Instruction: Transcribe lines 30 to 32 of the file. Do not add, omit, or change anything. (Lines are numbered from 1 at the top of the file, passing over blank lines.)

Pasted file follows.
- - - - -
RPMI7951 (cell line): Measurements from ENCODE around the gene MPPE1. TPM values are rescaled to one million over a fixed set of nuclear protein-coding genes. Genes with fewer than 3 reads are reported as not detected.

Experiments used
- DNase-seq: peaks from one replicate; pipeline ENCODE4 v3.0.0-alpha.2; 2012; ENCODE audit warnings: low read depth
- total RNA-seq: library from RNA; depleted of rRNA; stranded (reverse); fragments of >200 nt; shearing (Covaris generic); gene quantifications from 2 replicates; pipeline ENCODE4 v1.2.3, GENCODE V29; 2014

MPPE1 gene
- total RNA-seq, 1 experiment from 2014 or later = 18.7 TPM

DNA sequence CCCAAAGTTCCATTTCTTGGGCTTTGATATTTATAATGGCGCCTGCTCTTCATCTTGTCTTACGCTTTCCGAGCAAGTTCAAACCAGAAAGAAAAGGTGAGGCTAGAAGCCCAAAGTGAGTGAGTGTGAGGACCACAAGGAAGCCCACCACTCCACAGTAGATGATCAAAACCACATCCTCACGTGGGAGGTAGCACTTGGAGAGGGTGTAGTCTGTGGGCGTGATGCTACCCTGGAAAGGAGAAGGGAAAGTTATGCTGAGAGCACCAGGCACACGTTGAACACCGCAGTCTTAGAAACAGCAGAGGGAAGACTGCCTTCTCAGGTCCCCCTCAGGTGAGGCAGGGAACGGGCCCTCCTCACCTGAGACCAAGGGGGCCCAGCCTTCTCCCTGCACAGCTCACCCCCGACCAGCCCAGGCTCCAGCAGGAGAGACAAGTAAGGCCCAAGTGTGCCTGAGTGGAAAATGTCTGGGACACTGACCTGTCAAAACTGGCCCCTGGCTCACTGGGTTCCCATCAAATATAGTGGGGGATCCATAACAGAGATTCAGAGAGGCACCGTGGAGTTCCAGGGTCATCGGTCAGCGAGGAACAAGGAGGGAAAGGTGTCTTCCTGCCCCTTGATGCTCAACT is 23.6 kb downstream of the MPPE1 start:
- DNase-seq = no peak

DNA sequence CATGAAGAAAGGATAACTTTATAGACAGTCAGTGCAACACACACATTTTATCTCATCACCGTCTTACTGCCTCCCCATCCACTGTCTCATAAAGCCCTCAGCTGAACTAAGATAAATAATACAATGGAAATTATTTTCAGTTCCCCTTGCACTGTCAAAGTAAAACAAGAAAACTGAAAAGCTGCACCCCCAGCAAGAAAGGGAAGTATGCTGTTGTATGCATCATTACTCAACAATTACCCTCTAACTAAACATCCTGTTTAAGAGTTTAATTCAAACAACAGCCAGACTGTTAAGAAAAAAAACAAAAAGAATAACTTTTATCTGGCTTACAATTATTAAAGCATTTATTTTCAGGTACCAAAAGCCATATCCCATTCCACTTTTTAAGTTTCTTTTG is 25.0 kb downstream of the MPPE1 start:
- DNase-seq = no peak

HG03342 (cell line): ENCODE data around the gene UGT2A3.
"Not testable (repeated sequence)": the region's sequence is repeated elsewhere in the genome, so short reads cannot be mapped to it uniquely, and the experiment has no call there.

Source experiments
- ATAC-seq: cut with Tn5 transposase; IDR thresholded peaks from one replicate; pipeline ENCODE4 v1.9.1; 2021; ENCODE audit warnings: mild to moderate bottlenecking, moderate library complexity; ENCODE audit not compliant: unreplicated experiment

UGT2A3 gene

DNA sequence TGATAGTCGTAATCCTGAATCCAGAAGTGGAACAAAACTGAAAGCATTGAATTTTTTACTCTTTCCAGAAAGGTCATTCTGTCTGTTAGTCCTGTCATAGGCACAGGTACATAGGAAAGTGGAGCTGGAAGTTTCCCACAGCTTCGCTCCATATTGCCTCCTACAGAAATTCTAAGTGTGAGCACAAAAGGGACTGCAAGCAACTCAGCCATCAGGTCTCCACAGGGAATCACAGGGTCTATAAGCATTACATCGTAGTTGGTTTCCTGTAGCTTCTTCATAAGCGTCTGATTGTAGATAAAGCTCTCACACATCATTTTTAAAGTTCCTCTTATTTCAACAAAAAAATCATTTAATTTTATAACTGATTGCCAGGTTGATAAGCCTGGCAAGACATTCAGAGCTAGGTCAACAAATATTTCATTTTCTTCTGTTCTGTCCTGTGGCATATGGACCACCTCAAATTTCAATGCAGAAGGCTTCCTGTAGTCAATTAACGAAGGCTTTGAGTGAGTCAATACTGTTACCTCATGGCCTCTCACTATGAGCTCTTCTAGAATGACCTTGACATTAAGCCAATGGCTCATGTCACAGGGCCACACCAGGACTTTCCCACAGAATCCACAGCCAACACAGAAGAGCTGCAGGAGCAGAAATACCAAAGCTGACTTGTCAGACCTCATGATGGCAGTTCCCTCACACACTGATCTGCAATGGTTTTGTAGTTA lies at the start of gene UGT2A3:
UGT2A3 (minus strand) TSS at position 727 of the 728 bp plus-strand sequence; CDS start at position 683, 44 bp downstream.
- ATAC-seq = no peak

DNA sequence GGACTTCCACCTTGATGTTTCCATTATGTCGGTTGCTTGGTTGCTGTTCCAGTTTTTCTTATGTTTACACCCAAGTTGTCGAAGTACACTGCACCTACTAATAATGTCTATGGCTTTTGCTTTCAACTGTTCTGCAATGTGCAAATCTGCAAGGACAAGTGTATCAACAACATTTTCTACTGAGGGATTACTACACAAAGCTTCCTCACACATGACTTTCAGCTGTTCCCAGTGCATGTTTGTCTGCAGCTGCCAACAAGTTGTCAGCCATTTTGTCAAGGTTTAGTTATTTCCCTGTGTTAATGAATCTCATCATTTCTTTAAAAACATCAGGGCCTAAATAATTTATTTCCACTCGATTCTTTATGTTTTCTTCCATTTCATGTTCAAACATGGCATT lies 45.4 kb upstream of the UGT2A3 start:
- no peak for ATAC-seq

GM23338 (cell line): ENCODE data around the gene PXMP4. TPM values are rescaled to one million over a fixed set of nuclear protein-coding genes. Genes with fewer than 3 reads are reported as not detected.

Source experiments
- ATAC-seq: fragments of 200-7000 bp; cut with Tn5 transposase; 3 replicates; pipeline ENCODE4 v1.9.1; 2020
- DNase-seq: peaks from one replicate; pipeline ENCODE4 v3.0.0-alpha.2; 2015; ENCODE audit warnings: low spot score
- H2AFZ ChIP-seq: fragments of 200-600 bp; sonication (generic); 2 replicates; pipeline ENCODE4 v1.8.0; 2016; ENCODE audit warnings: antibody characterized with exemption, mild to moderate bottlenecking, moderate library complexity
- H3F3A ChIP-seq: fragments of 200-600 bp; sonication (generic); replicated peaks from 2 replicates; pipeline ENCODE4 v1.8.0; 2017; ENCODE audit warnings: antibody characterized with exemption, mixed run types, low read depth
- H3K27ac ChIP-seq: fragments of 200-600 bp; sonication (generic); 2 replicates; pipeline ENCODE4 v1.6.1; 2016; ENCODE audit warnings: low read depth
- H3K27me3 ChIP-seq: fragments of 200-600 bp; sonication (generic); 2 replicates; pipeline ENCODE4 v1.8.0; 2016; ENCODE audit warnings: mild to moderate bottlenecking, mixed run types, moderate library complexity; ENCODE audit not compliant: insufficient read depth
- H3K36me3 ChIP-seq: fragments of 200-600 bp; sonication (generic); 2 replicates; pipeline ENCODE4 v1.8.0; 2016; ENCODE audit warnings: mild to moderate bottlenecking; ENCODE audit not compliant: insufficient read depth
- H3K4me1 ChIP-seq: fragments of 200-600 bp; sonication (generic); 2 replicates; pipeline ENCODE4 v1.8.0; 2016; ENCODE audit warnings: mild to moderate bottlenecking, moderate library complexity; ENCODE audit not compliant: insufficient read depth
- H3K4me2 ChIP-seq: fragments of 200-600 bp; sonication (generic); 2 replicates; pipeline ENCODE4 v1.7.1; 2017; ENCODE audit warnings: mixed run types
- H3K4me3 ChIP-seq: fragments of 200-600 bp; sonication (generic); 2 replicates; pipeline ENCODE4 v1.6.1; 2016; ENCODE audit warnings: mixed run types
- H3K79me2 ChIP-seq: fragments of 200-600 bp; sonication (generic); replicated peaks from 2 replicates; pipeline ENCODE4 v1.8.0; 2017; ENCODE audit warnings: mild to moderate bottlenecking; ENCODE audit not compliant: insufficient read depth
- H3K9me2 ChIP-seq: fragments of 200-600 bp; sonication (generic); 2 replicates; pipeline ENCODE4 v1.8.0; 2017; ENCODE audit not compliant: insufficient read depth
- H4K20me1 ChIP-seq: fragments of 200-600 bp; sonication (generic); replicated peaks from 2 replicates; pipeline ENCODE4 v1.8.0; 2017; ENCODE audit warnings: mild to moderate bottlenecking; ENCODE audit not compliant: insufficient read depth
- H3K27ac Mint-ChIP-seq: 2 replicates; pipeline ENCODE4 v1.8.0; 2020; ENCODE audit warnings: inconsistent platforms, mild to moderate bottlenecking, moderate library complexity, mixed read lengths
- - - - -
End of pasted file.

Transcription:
- H3K4me1 ChIP-seq: fragments of 200-600 bp; sonication (generic); 2 replicates; pipeline ENCODE4 v1.8.0; 2016; ENCODE audit warnings: mild to moderate bottlenecking, moderate library complexity; ENCODE audit not compliant: insufficient read depth
- H3K4me2 ChIP-seq: fragments of 200-600 bp; sonication (generic); 2 replicates; pipeline ENCODE4 v1.7.1; 2017; ENCODE audit warnings: mixed run types
- H3K4me3 ChIP-seq: fragments of 200-600 bp; sonication (generic); 2 replicates; pipeline ENCODE4 v1.6.1; 2016; ENCODE audit warnings: mixed run types